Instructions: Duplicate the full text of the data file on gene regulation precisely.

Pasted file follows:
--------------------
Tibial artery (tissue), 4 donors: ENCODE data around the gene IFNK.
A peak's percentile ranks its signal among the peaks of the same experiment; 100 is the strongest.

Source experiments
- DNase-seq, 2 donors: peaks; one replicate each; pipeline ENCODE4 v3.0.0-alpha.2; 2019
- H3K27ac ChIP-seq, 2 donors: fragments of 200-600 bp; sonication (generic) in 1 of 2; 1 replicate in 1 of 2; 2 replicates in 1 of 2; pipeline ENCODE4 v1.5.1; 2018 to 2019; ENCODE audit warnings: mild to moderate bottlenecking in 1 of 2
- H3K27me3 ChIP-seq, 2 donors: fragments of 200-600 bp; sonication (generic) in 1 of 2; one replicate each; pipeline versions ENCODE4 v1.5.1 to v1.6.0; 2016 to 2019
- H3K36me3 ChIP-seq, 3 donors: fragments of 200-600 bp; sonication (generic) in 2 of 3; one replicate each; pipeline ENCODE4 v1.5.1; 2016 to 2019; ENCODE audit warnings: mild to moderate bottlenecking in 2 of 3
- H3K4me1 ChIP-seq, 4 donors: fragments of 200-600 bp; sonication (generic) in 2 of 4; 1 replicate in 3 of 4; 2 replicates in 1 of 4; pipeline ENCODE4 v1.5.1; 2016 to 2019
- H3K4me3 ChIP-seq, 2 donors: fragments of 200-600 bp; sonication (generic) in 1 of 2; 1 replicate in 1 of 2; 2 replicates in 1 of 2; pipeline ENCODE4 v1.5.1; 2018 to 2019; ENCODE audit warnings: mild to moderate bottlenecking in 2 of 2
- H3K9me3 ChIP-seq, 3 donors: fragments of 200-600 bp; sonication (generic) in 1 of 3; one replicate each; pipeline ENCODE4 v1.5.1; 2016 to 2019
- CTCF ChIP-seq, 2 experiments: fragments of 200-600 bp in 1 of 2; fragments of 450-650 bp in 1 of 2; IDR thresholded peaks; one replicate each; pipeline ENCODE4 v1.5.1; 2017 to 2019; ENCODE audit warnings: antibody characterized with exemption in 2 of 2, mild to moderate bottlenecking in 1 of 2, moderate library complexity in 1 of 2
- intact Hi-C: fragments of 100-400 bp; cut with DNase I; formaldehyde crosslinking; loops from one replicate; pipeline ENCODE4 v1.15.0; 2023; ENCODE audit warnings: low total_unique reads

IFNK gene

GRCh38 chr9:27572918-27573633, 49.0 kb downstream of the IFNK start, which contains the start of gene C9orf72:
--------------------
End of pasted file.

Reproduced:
Tibial artery (tissue), 4 donors: ENCODE data around the gene IFNK.
A peak's percentile ranks its signal among the peaks of the same experiment; 100 is the strongest.

Source experiments
- DNase-seq, 2 donors: peaks; one replicate each; pipeline ENCODE4 v3.0.0-alpha.2; 2019
- H3K27ac ChIP-seq, 2 donors: fragments of 200-600 bp; sonication (generic) in 1 of 2; 1 replicate in 1 of 2; 2 replicates in 1 of 2; pipeline ENCODE4 v1.5.1; 2018 to 2019; ENCODE audit warnings: mild to moderate bottlenecking in 1 of 2
- H3K27me3 ChIP-seq, 2 donors: fragments of 200-600 bp; sonication (generic) in 1 of 2; one replicate each; pipeline versions ENCODE4 v1.5.1 to v1.6.0; 2016 to 2019
- H3K36me3 ChIP-seq, 3 donors: fragments of 200-600 bp; sonication (generic) in 2 of 3; one replicate each; pipeline ENCODE4 v1.5.1; 2016 to 2019; ENCODE audit warnings: mild to moderate bottlenecking in 2 of 3
- H3K4me1 ChIP-seq, 4 donors: fragments of 200-600 bp; sonication (generic) in 2 of 4; 1 replicate in 3 of 4; 2 replicates in 1 of 4; pipeline ENCODE4 v1.5.1; 2016 to 2019
- H3K4me3 ChIP-seq, 2 donors: fragments of 200-600 bp; sonication (generic) in 1 of 2; 1 replicate in 1 of 2; 2 replicates in 1 of 2; pipeline ENCODE4 v1.5.1; 2018 to 2019; ENCODE audit warnings: mild to moderate bottlenecking in 2 of 2
- H3K9me3 ChIP-seq, 3 donors: fragments of 200-600 bp; sonication (generic) in 1 of 3; one replicate each; pipeline ENCODE4 v1.5.1; 2016 to 2019
- CTCF ChIP-seq, 2 experiments: fragments of 200-600 bp in 1 of 2; fragments of 450-650 bp in 1 of 2; IDR thresholded peaks; one replicate each; pipeline ENCODE4 v1.5.1; 2017 to 2019; ENCODE audit warnings: antibody characterized with exemption in 2 of 2, mild to moderate bottlenecking in 1 of 2, moderate library complexity in 1 of 2
- intact Hi-C: fragments of 100-400 bp; cut with DNase I; formaldehyde crosslinking; loops from one replicate; pipeline ENCODE4 v1.15.0; 2023; ENCODE audit warnings: low total_unique reads

IFNK gene

GRCh38 chr9:27572918-27573633, 49.0 kb downstream of the IFNK start, which contains the start of gene C9orf72: